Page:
US settles lawsuit over alleged forced drugging of immigrants

[JURIST] US Immigration and Customs Enforcement (ICE) [official website] has reached a settlement with two immigrants who said they were forcibly drugged with sedatives during deportation proceedings, CNN reported Friday. As part of the agreement, Raymond Soeoth, a minister from Indonesia, will receive $5,000 and will be allowed to stay in the US for at least two more years. Amadou Diouf, a Senegalese man married to a US citizen, will receive $50,000. An ICE spokesperson told CNN that the settlement and new policy requiring a court order before administering drugs to deportees reinforces the agency's dedication to assuring "safe, secure and humane conditions" for persons in ICE custody.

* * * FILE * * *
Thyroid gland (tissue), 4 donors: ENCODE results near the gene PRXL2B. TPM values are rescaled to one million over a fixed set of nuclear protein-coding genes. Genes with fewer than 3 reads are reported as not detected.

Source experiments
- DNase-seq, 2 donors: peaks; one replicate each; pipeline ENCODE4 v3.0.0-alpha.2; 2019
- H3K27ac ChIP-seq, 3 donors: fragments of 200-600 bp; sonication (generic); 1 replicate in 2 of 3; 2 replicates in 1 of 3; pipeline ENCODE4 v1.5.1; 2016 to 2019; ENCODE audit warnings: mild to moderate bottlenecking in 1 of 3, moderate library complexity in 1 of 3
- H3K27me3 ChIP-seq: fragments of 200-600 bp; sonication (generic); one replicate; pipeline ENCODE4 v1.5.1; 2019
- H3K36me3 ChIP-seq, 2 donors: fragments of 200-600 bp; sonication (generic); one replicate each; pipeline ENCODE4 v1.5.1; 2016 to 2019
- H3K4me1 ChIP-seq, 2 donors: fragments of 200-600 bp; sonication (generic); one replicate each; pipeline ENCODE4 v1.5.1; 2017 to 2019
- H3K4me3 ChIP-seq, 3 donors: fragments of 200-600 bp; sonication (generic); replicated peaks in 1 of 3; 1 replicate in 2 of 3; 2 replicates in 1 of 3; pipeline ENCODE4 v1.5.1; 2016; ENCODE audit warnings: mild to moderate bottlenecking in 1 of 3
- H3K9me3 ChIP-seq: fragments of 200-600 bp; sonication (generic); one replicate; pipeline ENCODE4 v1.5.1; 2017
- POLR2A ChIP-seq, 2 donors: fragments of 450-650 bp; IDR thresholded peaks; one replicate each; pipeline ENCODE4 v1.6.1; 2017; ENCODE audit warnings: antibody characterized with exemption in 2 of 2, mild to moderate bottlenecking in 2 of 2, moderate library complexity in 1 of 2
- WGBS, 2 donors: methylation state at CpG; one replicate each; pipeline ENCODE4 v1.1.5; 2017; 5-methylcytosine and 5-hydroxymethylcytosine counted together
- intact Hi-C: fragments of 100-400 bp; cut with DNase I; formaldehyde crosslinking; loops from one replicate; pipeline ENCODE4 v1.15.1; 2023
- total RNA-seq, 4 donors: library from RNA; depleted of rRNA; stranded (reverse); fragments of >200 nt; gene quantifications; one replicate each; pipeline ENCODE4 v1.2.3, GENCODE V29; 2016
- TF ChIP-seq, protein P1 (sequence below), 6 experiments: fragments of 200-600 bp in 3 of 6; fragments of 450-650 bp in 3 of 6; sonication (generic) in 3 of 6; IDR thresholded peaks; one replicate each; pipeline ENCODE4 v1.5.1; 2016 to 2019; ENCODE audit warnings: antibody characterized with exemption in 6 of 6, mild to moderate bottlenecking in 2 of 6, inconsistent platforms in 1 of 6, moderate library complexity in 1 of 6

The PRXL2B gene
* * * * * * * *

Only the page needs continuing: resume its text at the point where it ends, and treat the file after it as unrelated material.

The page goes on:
The American Civil Liberties Union of Southern California (ACLU/SC) [advocacy website] in June 2007 brought the federal class action lawsuit [JURIST report] against the US on behalf of the deportees. In one incident from 2004, Soeoth claims that he was held down by ICE officers and injected with Haldol, a powerful anti-psychotic, despite refusing the medication. Diouf was allegedly injected with an unidentified psychotropic drug while resisting deportation in 2005. He was attempting to speak to pilots to inform them of his court-ordered stay of deportation [PDF text]. Neither of the men have a history of mental illness; the ACLU alleged the druggings were merely to silence them. CNN has more.

 

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